Community identity and pride

Konbaung Dynasty and Luntaya Acheik

Luntaya acheik originated in Konbaung dynasty (1752-1885) and could be worn only by kings and queens. If this new fabric was presented respectfully to the king and queen, a prize would be awarded to the giver. Commoners were not allowed to wear a new one but it could worn the king’s hand-me-downs which is awarded to the outstanding person in the service of the king.

Thet-pyauk-taing: The memorial pole

This oral narrative was collected by the students exploring the word concept - belief. 

The guardian spirit was once an ordinary man. One day, while he was crossing the strem, he was bit by a tiger or kyar and died. The villagers erected a teak wood pole as a memorial to him and named it Thet-pyauk-taing. And from then on he became Taungthaman Bo Bo Gyi, the guardian spirit.

Taungthaman Bo Bo gyi: Strangers be aware

This oral narrative was collected by the students exploring the word concept - belief

“There are many beliefs that are linked with Taunghtaman lake and Taunghtaman Bo Bo gyi, our guardian spirit. I was told by my grandparents and we also believe that strangers who visit U Pein bridge should not shower in Taunghtaman lake because the bather will take the place of the one who died before him/her.

According to another belief, if someone misuses the word ‘kyar/tiger’ (an animal which killed the guardian spirit) and then visits the lake... that person dies.

Taungthaman Bo Bo gyi: the guardian spirit

This oral narrative was collected by the students exploring the word concept - belief

In U Pein Bridge, our group interviewed a second-year law student from Yadanabon University which is located near U Pein Bridge. She shared a story which she had learnt from her grandparents:

“We believe that Taungthaman Bo Bo gyi is the guardian spirit of the village. Now there is a pole erected in the middle of the Bridge to mark his death. It is known as Thet-pyauk-taing .

Naga Women's Freedom

Field of Baby's Breath

I wish I could wear 
a pretty Pale Pink
ankle-length Calico dress
with frills, flounces and lace,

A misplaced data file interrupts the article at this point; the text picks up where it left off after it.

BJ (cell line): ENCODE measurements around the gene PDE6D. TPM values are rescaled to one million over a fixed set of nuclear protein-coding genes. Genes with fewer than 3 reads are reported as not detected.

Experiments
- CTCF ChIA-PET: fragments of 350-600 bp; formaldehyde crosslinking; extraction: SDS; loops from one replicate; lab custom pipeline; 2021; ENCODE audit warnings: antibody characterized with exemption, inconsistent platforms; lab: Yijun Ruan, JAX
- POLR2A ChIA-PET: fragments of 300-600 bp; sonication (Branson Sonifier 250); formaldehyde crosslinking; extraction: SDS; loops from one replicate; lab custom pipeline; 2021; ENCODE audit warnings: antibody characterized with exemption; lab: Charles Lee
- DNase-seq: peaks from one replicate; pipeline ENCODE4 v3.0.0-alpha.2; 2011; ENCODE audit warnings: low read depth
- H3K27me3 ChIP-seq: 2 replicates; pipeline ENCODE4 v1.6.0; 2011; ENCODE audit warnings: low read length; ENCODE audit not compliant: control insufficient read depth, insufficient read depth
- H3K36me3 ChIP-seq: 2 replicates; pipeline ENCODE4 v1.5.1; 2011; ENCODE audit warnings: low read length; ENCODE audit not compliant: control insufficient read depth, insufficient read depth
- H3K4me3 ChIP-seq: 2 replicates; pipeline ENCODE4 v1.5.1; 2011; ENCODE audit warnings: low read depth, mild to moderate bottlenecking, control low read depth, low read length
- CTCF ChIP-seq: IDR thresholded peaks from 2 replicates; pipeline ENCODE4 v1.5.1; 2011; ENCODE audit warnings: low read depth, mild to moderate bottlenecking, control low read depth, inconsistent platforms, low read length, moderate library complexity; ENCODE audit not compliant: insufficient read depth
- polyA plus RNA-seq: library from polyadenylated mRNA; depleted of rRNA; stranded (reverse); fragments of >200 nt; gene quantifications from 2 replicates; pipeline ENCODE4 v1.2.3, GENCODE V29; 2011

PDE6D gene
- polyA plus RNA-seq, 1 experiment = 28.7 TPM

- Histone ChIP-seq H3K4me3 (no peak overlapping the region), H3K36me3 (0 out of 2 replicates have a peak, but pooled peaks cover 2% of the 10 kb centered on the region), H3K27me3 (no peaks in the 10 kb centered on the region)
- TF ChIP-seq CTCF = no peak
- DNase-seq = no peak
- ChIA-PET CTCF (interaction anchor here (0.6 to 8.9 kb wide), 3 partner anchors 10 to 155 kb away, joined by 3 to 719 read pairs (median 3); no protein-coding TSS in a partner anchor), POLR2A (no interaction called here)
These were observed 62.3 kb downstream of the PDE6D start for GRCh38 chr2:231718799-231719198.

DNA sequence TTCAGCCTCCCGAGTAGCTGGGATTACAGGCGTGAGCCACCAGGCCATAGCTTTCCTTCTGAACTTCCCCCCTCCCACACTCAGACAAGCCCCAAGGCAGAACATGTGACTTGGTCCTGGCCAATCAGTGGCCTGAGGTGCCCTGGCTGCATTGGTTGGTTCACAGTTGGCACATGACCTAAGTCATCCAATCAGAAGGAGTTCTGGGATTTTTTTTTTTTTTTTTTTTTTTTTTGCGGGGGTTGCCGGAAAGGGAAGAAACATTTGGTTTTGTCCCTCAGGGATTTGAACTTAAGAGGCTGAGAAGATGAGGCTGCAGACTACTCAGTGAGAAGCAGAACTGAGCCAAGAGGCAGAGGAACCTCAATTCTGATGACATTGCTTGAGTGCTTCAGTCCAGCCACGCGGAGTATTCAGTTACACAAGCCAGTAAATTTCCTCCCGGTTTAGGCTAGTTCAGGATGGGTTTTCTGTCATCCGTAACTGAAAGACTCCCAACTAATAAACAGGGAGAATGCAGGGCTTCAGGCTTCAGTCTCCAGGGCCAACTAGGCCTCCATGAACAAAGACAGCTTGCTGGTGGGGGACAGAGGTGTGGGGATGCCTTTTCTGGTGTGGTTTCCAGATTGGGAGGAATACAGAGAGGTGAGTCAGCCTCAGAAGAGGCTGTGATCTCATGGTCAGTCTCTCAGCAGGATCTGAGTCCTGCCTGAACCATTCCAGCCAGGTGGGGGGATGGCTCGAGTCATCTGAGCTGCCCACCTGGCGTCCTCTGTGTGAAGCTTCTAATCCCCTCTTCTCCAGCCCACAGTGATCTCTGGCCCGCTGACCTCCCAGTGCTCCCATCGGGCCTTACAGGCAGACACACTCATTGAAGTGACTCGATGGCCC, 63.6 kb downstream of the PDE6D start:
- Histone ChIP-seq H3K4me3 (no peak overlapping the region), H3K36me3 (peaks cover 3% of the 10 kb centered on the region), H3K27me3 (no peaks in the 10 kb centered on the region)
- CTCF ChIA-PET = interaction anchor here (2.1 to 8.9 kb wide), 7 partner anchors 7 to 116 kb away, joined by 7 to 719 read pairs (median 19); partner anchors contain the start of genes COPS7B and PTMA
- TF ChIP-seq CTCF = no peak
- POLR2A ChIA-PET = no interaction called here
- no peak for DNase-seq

break out of the mould
abandon the stereotypes
and get into my working clothes

Our brothers are a war
Our land is awash with blood
Our rice fields need tending
Our children caring
Our sick healing
Our streets cleaning
Our enterprises running
Our home fires burning

Rise Naga Women

This song "Rise, Naga Woman" composed by Theyiesinuo Keditsu, music by Khyochano TCK and Topeni as soloist,  was chosen as the winner for the ‘State Theme Song for Women’ and was released by the State Resource Centre for Women (SRCW) under the aegis of the Nagaland State Social Welfare Board (NSSWB) during a program organised to observe the International Day for the elimination of violence against women.

The song speaks to Naga women and asks them to spread their wings and rise up against discrimination and inspire all of Nagaland and take them to a glorious future.

Weaving luntaya acheik: The making of Myanmar traditional dress

The Saunders Weaving and Vocational Institute accepts trainees on per year/per month basis. There are regular as well as other vocational training options. In case a local organisation wants to set up a training school, then it can get in touch with the Institute. The educational qualification requirements of the Institute are limited to matriculation, middle and primary school levels. The trainees must be single and under 25 years of age. The numbers of trainees accepted vary between 5-50 depending on the course.

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